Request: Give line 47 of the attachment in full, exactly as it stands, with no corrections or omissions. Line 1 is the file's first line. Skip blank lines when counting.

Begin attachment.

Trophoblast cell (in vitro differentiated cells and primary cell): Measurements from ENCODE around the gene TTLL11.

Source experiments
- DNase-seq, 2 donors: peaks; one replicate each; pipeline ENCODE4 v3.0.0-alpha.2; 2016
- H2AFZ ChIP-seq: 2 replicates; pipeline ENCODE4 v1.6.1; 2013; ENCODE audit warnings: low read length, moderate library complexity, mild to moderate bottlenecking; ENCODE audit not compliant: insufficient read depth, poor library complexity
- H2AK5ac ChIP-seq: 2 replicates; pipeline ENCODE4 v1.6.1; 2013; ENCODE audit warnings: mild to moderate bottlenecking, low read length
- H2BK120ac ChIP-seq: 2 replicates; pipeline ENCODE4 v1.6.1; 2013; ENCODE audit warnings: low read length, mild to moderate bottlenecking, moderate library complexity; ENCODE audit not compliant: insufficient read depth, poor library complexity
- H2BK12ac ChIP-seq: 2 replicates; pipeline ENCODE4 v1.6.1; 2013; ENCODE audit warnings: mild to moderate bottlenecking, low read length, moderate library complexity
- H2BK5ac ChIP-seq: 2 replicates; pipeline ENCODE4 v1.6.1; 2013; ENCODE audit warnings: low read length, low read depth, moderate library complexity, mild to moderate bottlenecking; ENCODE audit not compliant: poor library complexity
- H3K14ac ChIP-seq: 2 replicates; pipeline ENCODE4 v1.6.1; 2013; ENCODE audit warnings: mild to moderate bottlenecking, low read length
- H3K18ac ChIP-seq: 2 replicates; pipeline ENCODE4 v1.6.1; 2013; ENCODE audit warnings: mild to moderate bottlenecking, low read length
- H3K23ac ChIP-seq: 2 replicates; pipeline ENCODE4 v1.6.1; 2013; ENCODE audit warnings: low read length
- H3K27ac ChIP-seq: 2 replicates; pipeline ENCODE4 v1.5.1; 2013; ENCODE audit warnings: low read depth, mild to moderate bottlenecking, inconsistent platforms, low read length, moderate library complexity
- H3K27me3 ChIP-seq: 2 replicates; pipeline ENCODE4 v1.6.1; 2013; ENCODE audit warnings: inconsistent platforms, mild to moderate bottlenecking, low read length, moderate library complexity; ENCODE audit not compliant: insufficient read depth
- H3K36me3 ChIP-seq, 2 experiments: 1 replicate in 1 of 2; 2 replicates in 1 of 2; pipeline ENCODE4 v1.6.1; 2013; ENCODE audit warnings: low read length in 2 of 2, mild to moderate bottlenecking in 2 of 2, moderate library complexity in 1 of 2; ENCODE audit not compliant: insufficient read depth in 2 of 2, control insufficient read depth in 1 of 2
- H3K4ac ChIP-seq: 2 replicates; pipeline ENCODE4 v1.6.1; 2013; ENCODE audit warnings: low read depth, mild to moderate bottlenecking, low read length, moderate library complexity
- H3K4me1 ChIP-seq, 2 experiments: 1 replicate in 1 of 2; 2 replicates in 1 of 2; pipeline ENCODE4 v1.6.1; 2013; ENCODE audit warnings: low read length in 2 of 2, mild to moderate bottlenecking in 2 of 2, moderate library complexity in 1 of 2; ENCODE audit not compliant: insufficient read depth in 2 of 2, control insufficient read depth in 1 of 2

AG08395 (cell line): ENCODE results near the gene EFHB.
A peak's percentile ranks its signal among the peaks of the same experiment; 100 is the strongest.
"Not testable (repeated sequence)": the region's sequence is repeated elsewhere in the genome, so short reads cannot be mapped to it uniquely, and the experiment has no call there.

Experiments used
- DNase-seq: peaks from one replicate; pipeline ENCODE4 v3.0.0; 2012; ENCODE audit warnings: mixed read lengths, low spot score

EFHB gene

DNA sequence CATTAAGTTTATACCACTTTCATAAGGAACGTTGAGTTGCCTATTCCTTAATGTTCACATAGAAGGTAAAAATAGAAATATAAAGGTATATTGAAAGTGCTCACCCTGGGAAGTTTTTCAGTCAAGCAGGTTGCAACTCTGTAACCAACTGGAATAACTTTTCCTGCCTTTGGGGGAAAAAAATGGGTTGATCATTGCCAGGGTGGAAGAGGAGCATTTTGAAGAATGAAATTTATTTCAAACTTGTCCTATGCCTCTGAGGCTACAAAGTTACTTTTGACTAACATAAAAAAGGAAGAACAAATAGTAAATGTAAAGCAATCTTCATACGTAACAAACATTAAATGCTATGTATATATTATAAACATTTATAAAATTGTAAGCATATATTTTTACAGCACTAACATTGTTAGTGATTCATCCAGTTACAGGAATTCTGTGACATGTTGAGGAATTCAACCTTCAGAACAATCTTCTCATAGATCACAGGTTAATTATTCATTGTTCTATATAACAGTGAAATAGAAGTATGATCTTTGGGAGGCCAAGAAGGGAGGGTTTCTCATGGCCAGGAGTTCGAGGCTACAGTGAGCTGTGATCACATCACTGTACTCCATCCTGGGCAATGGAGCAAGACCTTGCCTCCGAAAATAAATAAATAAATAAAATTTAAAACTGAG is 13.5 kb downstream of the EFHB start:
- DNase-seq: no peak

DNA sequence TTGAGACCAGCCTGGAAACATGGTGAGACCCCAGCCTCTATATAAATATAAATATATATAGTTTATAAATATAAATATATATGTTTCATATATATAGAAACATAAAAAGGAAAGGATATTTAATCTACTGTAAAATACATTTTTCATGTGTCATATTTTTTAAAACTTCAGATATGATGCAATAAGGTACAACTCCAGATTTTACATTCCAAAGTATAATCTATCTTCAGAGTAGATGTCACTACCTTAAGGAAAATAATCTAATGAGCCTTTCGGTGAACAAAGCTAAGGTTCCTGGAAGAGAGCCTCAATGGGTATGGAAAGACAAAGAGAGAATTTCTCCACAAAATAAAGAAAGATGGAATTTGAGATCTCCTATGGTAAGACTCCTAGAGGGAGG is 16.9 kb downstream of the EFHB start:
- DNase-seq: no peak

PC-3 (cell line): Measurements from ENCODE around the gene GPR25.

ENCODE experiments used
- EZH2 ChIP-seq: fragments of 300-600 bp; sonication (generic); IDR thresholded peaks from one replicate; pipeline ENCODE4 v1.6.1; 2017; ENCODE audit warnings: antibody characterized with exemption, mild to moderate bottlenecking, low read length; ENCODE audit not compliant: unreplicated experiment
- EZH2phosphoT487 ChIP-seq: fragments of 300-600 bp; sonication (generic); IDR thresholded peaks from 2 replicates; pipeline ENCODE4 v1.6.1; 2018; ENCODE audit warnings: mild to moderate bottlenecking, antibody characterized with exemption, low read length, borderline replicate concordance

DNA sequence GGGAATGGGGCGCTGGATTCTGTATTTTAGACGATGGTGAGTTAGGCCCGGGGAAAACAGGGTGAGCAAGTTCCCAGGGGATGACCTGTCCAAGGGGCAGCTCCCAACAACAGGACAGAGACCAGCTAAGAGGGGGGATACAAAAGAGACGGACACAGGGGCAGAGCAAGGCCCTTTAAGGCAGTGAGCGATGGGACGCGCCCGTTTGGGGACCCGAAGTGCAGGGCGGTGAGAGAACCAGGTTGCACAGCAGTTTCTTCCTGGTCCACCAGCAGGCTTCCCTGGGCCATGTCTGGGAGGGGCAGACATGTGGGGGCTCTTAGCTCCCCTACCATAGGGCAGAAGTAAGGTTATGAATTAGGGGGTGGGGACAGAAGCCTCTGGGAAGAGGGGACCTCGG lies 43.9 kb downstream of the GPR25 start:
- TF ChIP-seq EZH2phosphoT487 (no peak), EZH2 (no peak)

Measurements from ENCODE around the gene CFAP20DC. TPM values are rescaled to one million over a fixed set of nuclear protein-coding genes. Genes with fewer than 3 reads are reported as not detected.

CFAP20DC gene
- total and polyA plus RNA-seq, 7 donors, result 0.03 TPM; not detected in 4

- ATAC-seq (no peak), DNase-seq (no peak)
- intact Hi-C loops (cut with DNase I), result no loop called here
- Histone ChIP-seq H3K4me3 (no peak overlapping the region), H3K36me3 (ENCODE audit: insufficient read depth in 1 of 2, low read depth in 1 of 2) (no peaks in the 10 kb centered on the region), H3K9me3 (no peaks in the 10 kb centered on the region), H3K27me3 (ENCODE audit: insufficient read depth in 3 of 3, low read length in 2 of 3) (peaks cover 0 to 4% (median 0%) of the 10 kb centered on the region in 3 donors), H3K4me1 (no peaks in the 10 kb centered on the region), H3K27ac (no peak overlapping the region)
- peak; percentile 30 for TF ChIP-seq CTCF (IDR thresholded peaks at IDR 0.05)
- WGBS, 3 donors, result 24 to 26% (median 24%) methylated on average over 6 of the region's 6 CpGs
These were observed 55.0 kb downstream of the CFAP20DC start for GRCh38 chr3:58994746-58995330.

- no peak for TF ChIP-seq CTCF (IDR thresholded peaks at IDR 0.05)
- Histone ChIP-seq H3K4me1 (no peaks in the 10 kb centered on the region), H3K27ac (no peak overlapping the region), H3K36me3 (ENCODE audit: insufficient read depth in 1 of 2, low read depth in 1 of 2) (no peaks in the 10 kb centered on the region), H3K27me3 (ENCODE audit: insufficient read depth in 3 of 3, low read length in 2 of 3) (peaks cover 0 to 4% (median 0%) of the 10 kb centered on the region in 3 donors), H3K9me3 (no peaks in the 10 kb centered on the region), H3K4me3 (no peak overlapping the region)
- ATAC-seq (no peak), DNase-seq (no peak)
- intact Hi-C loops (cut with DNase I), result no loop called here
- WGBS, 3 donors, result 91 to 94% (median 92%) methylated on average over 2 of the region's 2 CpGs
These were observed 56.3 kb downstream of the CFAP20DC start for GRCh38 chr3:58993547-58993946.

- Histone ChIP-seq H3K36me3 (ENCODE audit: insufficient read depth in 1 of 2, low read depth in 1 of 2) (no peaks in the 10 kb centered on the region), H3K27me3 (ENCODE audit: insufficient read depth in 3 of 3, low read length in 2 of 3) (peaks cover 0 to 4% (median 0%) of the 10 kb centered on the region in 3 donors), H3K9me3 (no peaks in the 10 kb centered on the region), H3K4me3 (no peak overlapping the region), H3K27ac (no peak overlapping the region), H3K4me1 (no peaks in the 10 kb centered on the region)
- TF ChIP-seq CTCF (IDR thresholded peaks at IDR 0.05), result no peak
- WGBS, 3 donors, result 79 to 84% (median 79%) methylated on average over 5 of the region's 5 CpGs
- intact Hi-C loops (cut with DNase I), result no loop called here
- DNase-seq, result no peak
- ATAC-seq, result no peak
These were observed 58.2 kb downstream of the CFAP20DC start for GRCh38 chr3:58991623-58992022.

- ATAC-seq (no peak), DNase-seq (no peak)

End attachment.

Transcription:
These were observed 56.3 kb downstream of the CFAP20DC start for GRCh38 chr3:58993547-58993946.